In the previous video I made the PTFE anti backlash nut blocks, and in this video I will now assemble the x and y axis as well as make the locking collars for the acme threaded rods.
So when I bought the parts for this machine I used aliexpress for smaller items, which I could buy in bulk saving quite a bit of money. But I decided to get the acme rod and aluminium extrusion from a local company called Ooznest.
I am now at a stage where I can start assembling the x and y axis of the machine, but I want to try think ahead and avoid dismantling the machine at future stages, if I can help it. The first thing I am going to do is fit the z axis c beam to the gantry plates. I haven’t finalised the plates for this part, which is what I will have to work on in the next video.
This machine will use three 500mm 20 by 40mm aluminium extrusions, three 500mm c beams, and one 250mm c beams. I decided to make a smaller machine first as I didn’t want to start cannibalise the x carve and realise I still needed it to cut parts out.
Here I am struggling to fit the gantry plate assembly on the c beam, and this was because I hadn’t tightened the machine screws so they would clear the aluminium.
Once that was done it went on nicely, and I could start taping some holes on the aluminium extrusion. The c beam mounting holes was already tapped but I am using longer machine screws so I need to extend them. I then placed some t nuts on the underside of the x axis, which will hold additional brackets to the y plates. TheFlamingChalupa suggested this to me and I thought it was a good idea.
I then screwed the y plates onto the c beam, using the drill to do most of the work and an allen key to finally tighten them. I am using stainless steel machine screws, which don’t feel are as hard as the high tensile variety.
I then mark the bracing aluminium which will fit between the bottom ends of the y plate, and cut that out on my mitre saw, which was coincidentally made on a CNC machine.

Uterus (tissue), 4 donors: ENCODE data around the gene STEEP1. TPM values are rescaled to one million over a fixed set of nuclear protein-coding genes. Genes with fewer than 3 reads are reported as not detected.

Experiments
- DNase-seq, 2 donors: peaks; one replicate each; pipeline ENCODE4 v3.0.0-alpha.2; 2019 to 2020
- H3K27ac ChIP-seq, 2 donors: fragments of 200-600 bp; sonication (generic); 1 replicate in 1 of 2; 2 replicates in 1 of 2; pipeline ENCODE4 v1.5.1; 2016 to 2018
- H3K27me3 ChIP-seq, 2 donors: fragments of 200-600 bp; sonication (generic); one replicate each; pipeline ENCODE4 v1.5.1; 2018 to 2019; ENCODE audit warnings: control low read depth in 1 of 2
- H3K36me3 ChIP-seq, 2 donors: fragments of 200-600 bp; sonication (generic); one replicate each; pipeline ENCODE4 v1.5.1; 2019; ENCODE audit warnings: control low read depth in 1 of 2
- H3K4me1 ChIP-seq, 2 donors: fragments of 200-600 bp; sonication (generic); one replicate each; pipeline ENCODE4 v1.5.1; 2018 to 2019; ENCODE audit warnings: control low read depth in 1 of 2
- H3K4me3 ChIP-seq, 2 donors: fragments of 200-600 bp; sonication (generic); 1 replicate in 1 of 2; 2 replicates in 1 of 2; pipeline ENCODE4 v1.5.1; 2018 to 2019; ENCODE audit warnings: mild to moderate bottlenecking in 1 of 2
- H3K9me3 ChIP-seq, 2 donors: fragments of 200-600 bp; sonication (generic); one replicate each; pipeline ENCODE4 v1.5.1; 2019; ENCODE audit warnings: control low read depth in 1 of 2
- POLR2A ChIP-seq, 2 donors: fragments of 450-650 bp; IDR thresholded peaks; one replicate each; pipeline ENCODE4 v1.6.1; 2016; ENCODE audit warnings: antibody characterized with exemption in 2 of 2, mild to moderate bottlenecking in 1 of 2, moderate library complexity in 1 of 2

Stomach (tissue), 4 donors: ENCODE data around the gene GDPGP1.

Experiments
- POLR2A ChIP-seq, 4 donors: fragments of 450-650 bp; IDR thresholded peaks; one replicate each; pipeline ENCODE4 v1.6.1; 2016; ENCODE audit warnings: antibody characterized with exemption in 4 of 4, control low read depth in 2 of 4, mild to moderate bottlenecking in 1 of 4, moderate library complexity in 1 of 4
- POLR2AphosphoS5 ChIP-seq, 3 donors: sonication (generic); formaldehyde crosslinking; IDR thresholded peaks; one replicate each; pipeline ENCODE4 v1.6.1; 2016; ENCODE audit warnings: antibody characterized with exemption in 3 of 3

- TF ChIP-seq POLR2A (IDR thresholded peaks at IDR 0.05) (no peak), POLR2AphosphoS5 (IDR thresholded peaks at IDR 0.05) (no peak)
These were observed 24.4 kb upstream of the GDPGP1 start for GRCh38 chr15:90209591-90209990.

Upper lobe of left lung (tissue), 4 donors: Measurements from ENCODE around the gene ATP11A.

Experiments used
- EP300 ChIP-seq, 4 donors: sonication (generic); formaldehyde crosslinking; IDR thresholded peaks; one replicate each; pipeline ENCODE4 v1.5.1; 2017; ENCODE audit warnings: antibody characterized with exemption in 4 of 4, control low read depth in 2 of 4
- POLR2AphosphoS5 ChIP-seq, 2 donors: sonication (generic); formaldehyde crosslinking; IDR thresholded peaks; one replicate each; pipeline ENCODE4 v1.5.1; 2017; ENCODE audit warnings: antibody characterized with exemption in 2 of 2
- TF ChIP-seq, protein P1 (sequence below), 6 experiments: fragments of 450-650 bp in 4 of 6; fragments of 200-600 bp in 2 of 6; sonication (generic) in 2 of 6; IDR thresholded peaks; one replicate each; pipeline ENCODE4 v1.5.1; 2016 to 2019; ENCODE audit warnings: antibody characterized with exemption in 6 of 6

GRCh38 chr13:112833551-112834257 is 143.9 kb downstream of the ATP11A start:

I tapped the holes and fitted this on.
The bottom brace, along with the aluminium corner brackets which will eventually go under the thick c beam will all help prevent play along the x axis.
I then slid the y axis in place, and assembled the base of the machine. This was pretty straight forward, as the end plates should pull everything together, and square the machine providing they were cut square.
I placed the t nuts on their machine screws and sliding the part onto the aluminium extrusion, lining up the holes of the c beam, and screwing them in place. I did place some more t nuts on the underside of the y axis c beam which I will eventually fix some flat aluminium bracket too. These are are still on the x carve and I’ll have to finish this later.
So I am loosing a bit of movement because the 40 by 20 aluminium extrusion is actually a bit longer than the c beam, so I’m going to mark these, pull them out and cut them.
I re-assembled the machine and tested the movement by holding the z axis and waving my hand around uncontrollably. The axes are very smooth although a little more so on the y than x. I will have to re-adjust the eccentric spacers on the gantry plate assembly at some point.
Once I stop enjoying the success of the moment, I noticed the x axis was not square to the front of the machine, or that back for that matter.
I’m getting contact here, but on the opposite side I was getting a 1.5mm gap. While the lead screw would eventually force this into place, I’d like to try assembling this machine as square as possible. I decided to remove the bottom brace, and re-checked the gap in case anything changed. I could have cut that at a slight angle by accident, but it didn’t seem to do anything. I also checked if the frame was square, which it was.